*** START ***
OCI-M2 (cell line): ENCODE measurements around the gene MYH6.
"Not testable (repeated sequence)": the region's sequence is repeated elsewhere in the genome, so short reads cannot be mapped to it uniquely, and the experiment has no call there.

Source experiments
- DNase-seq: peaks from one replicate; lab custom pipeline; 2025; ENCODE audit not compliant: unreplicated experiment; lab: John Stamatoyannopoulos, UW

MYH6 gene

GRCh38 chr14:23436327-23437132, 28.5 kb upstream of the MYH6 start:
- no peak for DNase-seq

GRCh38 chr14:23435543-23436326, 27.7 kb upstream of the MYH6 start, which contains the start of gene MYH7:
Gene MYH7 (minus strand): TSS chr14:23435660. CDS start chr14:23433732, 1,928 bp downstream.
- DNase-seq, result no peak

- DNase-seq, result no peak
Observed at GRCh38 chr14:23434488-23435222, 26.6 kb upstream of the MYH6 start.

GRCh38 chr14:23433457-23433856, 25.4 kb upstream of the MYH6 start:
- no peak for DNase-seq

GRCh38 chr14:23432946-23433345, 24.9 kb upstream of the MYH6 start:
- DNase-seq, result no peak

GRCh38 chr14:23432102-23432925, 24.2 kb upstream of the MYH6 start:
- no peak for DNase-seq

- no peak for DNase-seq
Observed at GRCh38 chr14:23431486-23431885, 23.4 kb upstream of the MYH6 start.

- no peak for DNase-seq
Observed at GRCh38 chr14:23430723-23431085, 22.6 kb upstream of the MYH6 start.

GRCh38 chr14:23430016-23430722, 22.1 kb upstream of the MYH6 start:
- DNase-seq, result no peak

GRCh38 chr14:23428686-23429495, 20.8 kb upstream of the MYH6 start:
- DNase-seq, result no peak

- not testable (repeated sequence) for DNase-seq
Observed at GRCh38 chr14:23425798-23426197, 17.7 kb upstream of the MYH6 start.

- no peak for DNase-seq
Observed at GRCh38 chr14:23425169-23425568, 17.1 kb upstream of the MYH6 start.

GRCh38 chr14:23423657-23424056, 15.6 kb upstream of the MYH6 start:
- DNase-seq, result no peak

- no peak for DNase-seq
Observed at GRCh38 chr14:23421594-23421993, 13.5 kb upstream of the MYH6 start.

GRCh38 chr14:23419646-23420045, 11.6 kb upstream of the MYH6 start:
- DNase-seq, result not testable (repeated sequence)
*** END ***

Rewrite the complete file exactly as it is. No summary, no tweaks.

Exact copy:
OCI-M2 (cell line): ENCODE measurements around the gene MYH6.
"Not testable (repeated sequence)": the region's sequence is repeated elsewhere in the genome, so short reads cannot be mapped to it uniquely, and the experiment has no call there.

Source experiments
- DNase-seq: peaks from one replicate; lab custom pipeline; 2025; ENCODE audit not compliant: unreplicated experiment; lab: John Stamatoyannopoulos, UW

MYH6 gene

GRCh38 chr14:23436327-23437132, 28.5 kb upstream of the MYH6 start:
- no peak for DNase-seq

GRCh38 chr14:23435543-23436326, 27.7 kb upstream of the MYH6 start, which contains the start of gene MYH7:
Gene MYH7 (minus strand): TSS chr14:23435660. CDS start chr14:23433732, 1,928 bp downstream.
- DNase-seq, result no peak

- DNase-seq, result no peak
Observed at GRCh38 chr14:23434488-23435222, 26.6 kb upstream of the MYH6 start.

GRCh38 chr14:23433457-23433856, 25.4 kb upstream of the MYH6 start:
- no peak for DNase-seq

GRCh38 chr14:23432946-23433345, 24.9 kb upstream of the MYH6 start:
- DNase-seq, result no peak

GRCh38 chr14:23432102-23432925, 24.2 kb upstream of the MYH6 start:
- no peak for DNase-seq

- no peak for DNase-seq
Observed at GRCh38 chr14:23431486-23431885, 23.4 kb upstream of the MYH6 start.

- no peak for DNase-seq
Observed at GRCh38 chr14:23430723-23431085, 22.6 kb upstream of the MYH6 start.

GRCh38 chr14:23430016-23430722, 22.1 kb upstream of the MYH6 start:
- DNase-seq, result no peak

GRCh38 chr14:23428686-23429495, 20.8 kb upstream of the MYH6 start:
- DNase-seq, result no peak

- not testable (repeated sequence) for DNase-seq
Observed at GRCh38 chr14:23425798-23426197, 17.7 kb upstream of the MYH6 start.

- no peak for DNase-seq
Observed at GRCh38 chr14:23425169-23425568, 17.1 kb upstream of the MYH6 start.

GRCh38 chr14:23423657-23424056, 15.6 kb upstream of the MYH6 start:
- DNase-seq, result no peak

- no peak for DNase-seq
Observed at GRCh38 chr14:23421594-23421993, 13.5 kb upstream of the MYH6 start.

GRCh38 chr14:23419646-23420045, 11.6 kb upstream of the MYH6 start:
- DNase-seq, result not testable (repeated sequence)